Overview: Over the past week, the primary focus was on Friday’s key labor market report, which revealed much stronger than expected results. In addition, major central banks in Europe shifted toward tighter monetary policy. Both events were unfavorable for mortgage markets, and rates ended the week higher.
The closely watched Employment Report significantly exceeded expectations. The economy gained 467,000 jobs in January, far above the consensus forecast of 150,000, and revisions added an enormous 709,000 jobs to the figures for prior months. Despite the rapid increase in COVID cases, the greatest improvement was seen in the leisure and hospitality sectors, which gained 151,000 jobs. For the entire year of 2021, the economy added 6.67 million jobs, a record level by a wide margin, as the economy recovered from the pandemic. The unemployment rate unexpectedly increased from 3.9% to 4%. However, this also reflected greater strength, since it was mostly due to a huge number of people returning to the labor force in January. Average hourly earnings, an indicator of wage growth, were a very healthy 5.7% higher than a year ago, up from an annual increase of 5% last month. Since stronger economic growth and wage gains increase future inflationary pressures, this report was unfavorable for mortgage rates. While the Bank of England (BOE) and the European Central Bank (ECB) meetings resulted in different actions, they both revealed an unexpectedly strong bias in favor of tighter monetary policy. Following its first 25 basis point rate hike in December, the BOE raised rates by another 25 basis points. By contrast, the ECB held rates steady, despite record-high inflation in January. However, comments made during the press conference caused investors to anticipate a rate hike as soon as the next meeting in March, much earlier than the outlook prior to the meeting. The prospect of tighter monetary policy in Europe caused global bond yields, including U.S. mortgage rates, to rise.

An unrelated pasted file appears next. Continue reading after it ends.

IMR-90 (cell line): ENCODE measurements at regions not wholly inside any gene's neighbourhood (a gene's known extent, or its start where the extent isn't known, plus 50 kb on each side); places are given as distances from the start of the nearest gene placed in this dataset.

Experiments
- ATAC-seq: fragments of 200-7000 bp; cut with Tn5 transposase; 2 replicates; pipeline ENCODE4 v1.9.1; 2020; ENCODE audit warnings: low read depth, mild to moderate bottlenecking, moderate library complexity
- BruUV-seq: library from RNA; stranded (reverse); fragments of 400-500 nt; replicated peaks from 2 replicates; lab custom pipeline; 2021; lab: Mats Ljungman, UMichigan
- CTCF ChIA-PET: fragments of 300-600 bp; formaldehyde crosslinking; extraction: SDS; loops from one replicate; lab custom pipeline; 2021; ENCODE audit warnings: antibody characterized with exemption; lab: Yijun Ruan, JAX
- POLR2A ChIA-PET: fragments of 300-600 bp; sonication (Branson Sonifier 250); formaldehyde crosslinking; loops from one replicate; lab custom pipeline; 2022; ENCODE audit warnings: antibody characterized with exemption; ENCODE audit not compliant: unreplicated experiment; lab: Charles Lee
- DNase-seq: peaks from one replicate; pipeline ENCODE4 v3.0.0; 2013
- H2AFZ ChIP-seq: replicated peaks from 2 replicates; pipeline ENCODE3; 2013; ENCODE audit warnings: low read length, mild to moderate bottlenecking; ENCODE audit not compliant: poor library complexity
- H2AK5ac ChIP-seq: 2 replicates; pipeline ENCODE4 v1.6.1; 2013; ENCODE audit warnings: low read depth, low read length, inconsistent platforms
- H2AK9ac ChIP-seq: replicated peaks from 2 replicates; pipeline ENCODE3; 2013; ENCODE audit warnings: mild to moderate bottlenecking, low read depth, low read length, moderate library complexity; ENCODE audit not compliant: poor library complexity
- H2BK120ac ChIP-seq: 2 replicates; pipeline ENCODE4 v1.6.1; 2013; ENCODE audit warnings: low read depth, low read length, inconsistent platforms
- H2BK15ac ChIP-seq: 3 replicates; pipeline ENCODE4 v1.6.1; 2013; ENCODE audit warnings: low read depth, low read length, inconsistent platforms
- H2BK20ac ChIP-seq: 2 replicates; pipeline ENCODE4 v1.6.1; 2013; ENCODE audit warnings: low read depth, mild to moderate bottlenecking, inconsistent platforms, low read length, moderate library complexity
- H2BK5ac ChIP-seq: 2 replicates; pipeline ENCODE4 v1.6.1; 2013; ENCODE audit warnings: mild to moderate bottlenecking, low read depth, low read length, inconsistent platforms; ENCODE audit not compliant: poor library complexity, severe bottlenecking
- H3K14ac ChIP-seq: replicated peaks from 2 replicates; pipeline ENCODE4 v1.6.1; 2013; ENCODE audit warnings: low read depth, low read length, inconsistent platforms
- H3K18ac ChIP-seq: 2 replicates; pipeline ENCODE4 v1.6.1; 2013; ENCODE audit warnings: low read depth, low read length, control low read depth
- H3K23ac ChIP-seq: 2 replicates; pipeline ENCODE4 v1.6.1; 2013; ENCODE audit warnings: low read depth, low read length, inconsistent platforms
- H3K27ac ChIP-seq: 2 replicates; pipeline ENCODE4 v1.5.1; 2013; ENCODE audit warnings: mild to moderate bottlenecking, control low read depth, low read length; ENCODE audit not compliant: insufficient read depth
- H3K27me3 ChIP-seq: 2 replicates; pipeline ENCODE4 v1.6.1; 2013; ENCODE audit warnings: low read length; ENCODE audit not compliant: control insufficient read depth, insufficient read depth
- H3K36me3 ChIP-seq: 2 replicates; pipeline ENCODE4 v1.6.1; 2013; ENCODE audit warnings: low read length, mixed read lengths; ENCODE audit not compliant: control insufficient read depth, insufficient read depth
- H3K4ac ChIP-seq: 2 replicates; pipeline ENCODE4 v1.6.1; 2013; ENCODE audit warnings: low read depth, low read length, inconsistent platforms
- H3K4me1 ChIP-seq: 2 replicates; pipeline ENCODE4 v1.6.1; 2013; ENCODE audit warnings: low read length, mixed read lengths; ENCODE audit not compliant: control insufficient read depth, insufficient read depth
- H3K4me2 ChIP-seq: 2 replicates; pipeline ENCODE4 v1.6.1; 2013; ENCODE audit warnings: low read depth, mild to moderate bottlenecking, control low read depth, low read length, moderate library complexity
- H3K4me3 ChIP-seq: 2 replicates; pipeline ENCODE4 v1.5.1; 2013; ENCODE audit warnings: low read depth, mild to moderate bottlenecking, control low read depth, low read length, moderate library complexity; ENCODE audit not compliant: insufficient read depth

Monthly Job Gains (millions)
Consumer Price Index (CPI)
Retail Sales report